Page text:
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Understanding the Role and Impact of Each on your UAV-LiDAR Missions

This blog (second in a two-part series) continues our explanation of the variables which influence boresight calibration and strip alignment when flying drone-based LiDAR missions. If you missed the first part of this series, we recommend you check it out before continuing with this blog.

LiDAR boresight calibration aims to calibrate the LiDAR boresight angle, as demonstrated in Figure 1 below. Boresight calibration addresses the issue of alignment of the LiDAR and the IMU body frames – the correlation between the LiDAR boresight angles and the INS attitude. Some specialized third-party software can decorrelate these two error sources and estimate/calibrate the LiDAR boresight angles. However, some software developers list these capabilities but simply lump all errors together and employ automated algorithms to align the point clouds.

Figure 1. LiDAR boresight calibration – before (left) and after (right

Figure 1. LiDAR boresight calibration – before (left) and after (right

Strip alignment (also known as strip adjustment) can help improve the consistency between several adjacent UAV-LiDAR flight lines. Strip alignment workflows utilize algorithms which align the LiDAR point clouds from one strip to another without necessarily knowing the source of the error. Certain LiDAR post-processing software options will have built-in capabilities for strip alignment. These ensure alignment of the point cloud based on common features captured in overlapping data sections and computing the geometric transformation between these datasets. Addressing boresight error is typically the first step in the strip alignment workflow.

Strip alignment procedures can be used if the system has undergone boresight calibration but there are remaining residual discrepancies in overlapping areas that cannot be explained by other sources of error. In other words, strip alignment is only necessary if there are still minor misalignments noticeable after the LiDAR point cloud has been georeferenced. Factors such as flight altitude profile, manual flight, wind or other environmental conditions can impact the flight trajectory in subtle ways that keep the point clouds from aligning as intended.

As another example, let’s consider flying a Geo-MMS LiDAR payload over a construction site. We fly the mission, collect and process the data and visualize it in our 3D point cloud viewer. Upon visual inspection, we see two lines in the point cloud for a feature we know should only be represented by one line (e.g., edge of a building roof). This may have been the result of poor flight planning and execution, inexperienced piloting or flying in harsh weather conditions. If you are on a tight schedule, strip alignment software can make a positive difference by offering different options to improve the consistency between flight lines. Different algorithms can correct the position and angles of the drone across the mission duration to align the data as it was intended to be collected originally. Post-processing the data in this fashion can save time by avoiding a repeat mission.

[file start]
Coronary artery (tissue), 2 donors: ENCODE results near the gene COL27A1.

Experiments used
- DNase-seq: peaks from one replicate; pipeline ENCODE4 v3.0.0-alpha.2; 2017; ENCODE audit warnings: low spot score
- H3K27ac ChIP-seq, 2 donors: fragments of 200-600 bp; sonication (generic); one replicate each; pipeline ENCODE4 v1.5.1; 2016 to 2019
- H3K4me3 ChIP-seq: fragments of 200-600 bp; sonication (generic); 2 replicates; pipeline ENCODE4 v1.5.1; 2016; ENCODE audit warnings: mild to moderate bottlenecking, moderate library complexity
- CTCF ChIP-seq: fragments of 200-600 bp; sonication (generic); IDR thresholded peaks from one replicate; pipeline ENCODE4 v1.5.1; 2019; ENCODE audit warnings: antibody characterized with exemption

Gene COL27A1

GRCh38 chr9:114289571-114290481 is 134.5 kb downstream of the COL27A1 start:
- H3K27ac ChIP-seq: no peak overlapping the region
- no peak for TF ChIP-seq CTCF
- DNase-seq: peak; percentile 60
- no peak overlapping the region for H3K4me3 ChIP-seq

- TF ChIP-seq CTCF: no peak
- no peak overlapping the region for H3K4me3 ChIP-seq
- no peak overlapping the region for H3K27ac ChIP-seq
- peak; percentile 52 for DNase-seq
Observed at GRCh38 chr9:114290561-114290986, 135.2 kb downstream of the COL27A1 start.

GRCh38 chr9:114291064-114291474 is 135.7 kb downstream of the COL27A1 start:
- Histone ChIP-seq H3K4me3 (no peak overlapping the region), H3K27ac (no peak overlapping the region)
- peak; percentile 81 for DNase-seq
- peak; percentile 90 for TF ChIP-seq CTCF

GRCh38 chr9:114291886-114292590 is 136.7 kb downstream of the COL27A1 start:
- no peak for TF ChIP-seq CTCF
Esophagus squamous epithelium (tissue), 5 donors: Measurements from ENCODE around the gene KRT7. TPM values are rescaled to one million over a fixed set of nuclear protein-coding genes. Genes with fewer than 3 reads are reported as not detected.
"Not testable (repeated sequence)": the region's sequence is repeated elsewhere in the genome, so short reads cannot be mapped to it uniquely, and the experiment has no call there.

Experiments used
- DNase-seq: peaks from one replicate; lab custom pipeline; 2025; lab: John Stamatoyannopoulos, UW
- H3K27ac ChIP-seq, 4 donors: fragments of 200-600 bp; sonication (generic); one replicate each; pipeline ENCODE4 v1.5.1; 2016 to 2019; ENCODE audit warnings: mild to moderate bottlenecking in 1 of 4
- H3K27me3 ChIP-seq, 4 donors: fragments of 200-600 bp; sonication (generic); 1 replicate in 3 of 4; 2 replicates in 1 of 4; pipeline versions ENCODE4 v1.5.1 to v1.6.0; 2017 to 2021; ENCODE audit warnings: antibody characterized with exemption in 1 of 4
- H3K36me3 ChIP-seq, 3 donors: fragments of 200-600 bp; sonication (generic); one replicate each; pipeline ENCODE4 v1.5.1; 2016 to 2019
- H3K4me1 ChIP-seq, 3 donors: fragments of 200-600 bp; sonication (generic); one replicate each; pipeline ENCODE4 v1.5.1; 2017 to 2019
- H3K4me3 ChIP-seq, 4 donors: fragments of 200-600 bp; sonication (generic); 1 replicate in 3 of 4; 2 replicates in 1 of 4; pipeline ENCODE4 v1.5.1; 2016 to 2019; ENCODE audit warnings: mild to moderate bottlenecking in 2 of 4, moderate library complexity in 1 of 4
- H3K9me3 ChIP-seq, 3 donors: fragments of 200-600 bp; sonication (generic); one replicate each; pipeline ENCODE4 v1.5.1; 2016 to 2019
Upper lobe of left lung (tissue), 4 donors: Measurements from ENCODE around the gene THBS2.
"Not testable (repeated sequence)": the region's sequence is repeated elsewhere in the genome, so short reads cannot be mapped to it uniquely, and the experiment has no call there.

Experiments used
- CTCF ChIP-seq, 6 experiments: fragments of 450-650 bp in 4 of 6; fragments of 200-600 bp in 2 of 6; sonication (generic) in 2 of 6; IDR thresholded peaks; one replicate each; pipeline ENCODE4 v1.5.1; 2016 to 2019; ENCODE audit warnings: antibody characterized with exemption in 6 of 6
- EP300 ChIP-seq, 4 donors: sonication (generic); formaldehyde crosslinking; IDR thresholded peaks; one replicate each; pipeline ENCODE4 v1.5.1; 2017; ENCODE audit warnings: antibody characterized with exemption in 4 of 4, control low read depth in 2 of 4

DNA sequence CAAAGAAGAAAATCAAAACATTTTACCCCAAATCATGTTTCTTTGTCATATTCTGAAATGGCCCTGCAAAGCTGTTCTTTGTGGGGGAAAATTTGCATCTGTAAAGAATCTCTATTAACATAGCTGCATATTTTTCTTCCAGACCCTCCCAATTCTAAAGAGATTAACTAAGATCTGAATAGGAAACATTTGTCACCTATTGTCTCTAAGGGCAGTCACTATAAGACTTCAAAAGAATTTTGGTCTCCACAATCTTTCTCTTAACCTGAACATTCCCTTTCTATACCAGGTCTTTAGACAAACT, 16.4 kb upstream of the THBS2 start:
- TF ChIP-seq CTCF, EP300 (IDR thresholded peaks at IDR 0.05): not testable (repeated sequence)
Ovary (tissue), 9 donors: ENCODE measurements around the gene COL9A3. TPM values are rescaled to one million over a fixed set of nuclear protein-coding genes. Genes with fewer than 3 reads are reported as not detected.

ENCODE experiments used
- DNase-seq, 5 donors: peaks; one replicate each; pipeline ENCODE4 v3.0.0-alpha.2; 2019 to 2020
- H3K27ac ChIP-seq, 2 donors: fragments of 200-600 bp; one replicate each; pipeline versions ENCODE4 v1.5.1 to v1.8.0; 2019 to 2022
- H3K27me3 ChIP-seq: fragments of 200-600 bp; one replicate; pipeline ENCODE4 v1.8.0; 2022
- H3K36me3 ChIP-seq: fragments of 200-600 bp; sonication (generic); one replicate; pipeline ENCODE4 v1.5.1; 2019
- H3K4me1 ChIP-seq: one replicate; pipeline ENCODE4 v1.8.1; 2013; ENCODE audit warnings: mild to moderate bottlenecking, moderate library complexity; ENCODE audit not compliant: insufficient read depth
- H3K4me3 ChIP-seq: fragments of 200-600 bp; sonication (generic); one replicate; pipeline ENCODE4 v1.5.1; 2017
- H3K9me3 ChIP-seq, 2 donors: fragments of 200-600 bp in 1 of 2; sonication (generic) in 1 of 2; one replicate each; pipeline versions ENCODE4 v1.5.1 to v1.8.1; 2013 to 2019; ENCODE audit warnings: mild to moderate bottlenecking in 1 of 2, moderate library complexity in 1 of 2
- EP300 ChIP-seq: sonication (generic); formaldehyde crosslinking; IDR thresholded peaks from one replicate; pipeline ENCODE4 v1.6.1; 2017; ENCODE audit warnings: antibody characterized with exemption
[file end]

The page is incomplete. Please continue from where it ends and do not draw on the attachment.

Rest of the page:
Figure 2. Misalignment of adjacent LiDAR strips intersecting a feature of interest (left) and with automated strip alignment algorithms employed (right).

Figure 2. Misalignment of adjacent LiDAR strips intersecting a feature of interest (left) and with automated strip alignment algorithms employed (right).

In the example described above, the alternative to owning strip alignment software would be a repeat mission (correct planning and execution in better flying conditions). Repeating a mission as a one-off is fine, but users who regularly have to re-fly missions may stand to benefit from a dedicated point cloud strip adjustment software.

Software such as BayesStripAlign from BayesMap Solutions focus on automated strip alignment for LiDAR point cloud data from UAVs and manned aircraft. If correct flight planning and execution are adhered to, it is rarely necessary to add this level of capability to UAV-LiDAR post-processing, given the onboard INS is of the highest quality. Specialized software can be useful when performing work at high altitudes from manned aircraft with long-range sensors such as the Teledyne Optech CL-360XR. For LiDAR pilots who are forced to operate in harsh conditions (something we advise against), a strip alignment software can help correct for the environmental impacts exerted on your data collection methods. However, most software have limited support for UAV-LiDAR operations. The most practical approach is to avoid operating the system in harsh weather, in which all sources of the aforementioned error sources will exceed normal ranges. To counter this, Geodetics developed a set of algorithms that can adaptively adjust the boresight angles for each individual LiDAR strip, eventually aligning all strips together. The figure below demonstrates system operation from aligning two sets of overlapping point clouds based on adjustment of the boresight angles. The algorithm converges rapidly and estimates accurate misalignment angles. Future developments will extend this algorithm to more generic cases of data collection scenarios in which the AOI is primarily featureless terrain.

Figure 3. Example taken from Geodetics’ boresight angle adaption software.

Figure 3. Example is taken from Geodetics’ boresight angle adaption software.

Geo-MMS customers can rest assured knowing that the proprietary Defense-grade inertial navigation technology developed by our navigation scientists and engineers is amongst the highest quality in the industry.

Originally published by Geodetics